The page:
BRIDE'S (ST.) MAJOR, a parish, in the union of Bridgend and Cowbridge, hundred of Ogmore, county of Glamorgan, South Wales; containing 914 inhabitants, of whom 335 are in the township of St. Bride's, 3 miles (S.) from Bridgend, on the road to Lantwit-Major. This place holds a conspicuous rank in the ancient history of the principality, being distinguished as one of the earliest known residences of its princes. Dunraven Castle is an elegant and spacious structure, occupying an elevated situation in the parish, and commanding an extensive marine prospect, with several fine views of the rocky scenery along the coast. It was erected by the late Thomas Wyndham, Esq., near the site of a former edifice, anciently the residence of Caractacus, and called by the Britons Dyndryvan, of which the present name is a modification. The British hero and his father, Brân ab Llŷr, are both said to have resided here; and the triple rampart that defended the "palace" on the only side on which it was accessible, and of which the remains are still visible, is at least as ancient as the time of the Romans. After the disastrous defeat of Caractacus it continued to be the residence of the native reguli, till the time of Iestyn ab Gwrgan, on whose deposition by the Norman adventurer Fitz-Hamon, it was granted by that chieftain to William de Londres, together with the lordship and castle of Ogmore. The castle and manor of Dunraven were given by William de Londres to Arnold, his butler, as a reward for his valour in defending Ogmore Castle from an attack of the Welsh, during the absence of that nobleman; for which he was also knighted, assuming from his office, according to the custom of that time, the name of Sir Arnold Butler. This surname of Butler he transmitted, together with the estate, to his descendants, who continued to enjoy the property for many generations, till, the male line becoming extinct, it was conveyed by a daughter in marriage to the family of Vaughan. According to local tradition, which appears to have been confirmed by subsequent discoveries, the last of the Vaughans who possessed the manor was in the habit of setting up decoy lights, to mislead vessels in the Channel, in order to increase his revenue by the "wrecks de mer," to which, as lord of the manor, he was entitled under certain restrictions. Within sight of the house was a rock, dry only at low water, to which two of his sons having gone to divert themselves, and neglected to secure their boat, it was floated away, and they were left on the rock till the return of the tide, when they perished in sight of the family, who vainly attempted to afford assistance. During the confusion which this melancholy event created in the family, the third son, a child only just able to walk, fell into a large vessel of whey, and was drowned; and the proprietor, thus left childless, sold the estate to an ancestor of the late Thomas Wyndham, Esq., whose only daughter and heiress conveyed it by marriage to the present Windham Henry Wyndham-Quin, Earl of Dunraven and Mountearl, with whom it has since continued. The mansion is in the occupation of Viscount Adare, the earl's eldest son.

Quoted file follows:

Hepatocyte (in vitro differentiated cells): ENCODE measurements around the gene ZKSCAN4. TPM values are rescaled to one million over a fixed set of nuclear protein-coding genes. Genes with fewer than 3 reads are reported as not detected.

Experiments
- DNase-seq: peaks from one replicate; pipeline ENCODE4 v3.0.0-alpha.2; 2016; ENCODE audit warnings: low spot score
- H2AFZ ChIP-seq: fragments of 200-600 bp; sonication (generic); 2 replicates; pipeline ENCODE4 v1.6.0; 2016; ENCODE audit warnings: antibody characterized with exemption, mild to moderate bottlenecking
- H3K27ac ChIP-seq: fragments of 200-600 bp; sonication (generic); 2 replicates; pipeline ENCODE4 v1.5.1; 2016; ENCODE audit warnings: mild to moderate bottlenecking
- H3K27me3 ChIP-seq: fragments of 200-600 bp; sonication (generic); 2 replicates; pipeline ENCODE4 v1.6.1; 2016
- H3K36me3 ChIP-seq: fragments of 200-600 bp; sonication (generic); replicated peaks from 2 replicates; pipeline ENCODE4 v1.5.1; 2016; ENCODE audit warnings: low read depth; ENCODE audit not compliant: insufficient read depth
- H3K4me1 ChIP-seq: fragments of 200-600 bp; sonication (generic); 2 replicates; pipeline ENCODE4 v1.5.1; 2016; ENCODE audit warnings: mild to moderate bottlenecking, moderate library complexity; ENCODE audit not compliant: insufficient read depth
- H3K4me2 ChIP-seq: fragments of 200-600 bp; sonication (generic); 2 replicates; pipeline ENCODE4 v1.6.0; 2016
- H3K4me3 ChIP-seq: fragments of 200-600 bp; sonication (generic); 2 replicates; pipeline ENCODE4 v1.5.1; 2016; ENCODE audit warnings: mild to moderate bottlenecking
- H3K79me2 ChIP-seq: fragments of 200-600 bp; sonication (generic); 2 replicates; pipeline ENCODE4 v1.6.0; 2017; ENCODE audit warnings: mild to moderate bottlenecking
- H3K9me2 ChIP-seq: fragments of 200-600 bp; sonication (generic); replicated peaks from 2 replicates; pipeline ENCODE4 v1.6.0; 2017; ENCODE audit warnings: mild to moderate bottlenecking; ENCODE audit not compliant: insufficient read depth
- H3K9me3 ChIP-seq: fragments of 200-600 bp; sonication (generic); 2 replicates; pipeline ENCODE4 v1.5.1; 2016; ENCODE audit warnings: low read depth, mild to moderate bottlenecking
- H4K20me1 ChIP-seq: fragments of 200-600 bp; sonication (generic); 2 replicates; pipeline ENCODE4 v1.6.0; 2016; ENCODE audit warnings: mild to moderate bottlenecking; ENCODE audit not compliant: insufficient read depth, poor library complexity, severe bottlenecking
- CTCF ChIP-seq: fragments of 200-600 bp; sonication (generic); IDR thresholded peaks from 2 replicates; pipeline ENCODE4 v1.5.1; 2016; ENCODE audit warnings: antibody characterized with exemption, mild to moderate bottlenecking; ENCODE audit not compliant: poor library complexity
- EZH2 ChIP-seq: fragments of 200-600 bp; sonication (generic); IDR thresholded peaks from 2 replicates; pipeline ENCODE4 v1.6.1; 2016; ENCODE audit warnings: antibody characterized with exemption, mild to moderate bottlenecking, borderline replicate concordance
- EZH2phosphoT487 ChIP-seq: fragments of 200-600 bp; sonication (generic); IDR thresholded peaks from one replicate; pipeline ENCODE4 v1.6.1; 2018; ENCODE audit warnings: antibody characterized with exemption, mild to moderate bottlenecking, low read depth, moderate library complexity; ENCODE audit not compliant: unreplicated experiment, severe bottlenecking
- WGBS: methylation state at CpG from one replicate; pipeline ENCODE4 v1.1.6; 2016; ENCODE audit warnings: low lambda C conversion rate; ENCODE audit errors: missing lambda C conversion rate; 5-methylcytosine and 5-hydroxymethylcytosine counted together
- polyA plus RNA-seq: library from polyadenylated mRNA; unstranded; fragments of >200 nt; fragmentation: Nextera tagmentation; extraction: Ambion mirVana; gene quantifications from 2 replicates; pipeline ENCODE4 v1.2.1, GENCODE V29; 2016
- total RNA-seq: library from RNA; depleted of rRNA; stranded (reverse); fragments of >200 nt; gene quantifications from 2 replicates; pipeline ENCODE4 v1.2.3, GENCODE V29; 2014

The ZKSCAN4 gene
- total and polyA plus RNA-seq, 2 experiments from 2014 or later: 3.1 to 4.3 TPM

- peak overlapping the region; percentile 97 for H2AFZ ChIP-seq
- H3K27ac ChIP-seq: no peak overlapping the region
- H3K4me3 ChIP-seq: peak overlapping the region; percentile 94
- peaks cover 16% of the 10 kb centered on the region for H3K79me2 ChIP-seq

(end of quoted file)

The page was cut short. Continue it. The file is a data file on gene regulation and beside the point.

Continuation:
The castle and lordship of Ogmore passed, by marriage with the heiress of the family of De Londres, to the first Duke of Lancaster, and still forms part of the duchy, now vested in the crown. The former is thus described by Leland:—"Ogor Castelle stondith on the Est Ripe of Ogor, on a playn ground a mile above the mouth of Ogor, and ys meatly welle maintainid. It longgid ons to Lounder, now to the King." The ruins are situated on the southern bank of the Ewenny. The remains of "Old Castle upon Allam" are two miles from Ogmore, upon the banks of the Allam, a tributary of the Ewenny river, and present a striking and interesting feature in the landscape.